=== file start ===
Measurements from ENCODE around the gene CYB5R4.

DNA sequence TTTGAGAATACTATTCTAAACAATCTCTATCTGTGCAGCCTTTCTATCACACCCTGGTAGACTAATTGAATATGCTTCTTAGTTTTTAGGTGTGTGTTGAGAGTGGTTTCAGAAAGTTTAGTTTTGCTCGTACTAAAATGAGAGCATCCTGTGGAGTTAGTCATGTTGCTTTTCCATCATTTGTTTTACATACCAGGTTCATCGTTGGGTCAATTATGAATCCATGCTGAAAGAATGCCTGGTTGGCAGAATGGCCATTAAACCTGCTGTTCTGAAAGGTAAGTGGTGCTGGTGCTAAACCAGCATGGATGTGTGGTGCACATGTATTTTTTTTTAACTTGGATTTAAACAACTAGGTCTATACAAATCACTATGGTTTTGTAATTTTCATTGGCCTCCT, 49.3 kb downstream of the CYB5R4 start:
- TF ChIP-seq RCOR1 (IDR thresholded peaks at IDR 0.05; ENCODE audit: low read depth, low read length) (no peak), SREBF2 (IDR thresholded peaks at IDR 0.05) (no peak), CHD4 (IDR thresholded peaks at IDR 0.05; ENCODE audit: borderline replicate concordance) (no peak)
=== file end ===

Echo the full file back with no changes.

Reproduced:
Measurements from ENCODE around the gene CYB5R4.

DNA sequence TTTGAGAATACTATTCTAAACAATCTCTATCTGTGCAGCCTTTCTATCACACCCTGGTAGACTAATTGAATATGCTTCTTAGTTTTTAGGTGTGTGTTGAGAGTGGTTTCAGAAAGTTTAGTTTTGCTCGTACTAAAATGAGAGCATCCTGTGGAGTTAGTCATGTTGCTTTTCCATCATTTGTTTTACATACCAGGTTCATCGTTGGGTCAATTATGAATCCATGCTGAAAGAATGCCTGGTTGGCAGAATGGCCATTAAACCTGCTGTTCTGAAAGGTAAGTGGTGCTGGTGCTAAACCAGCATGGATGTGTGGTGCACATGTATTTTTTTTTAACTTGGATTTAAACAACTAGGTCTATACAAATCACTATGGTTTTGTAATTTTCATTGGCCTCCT, 49.3 kb downstream of the CYB5R4 start:
- TF ChIP-seq RCOR1 (IDR thresholded peaks at IDR 0.05; ENCODE audit: low read depth, low read length) (no peak), SREBF2 (IDR thresholded peaks at IDR 0.05) (no peak), CHD4 (IDR thresholded peaks at IDR 0.05; ENCODE audit: borderline replicate concordance) (no peak)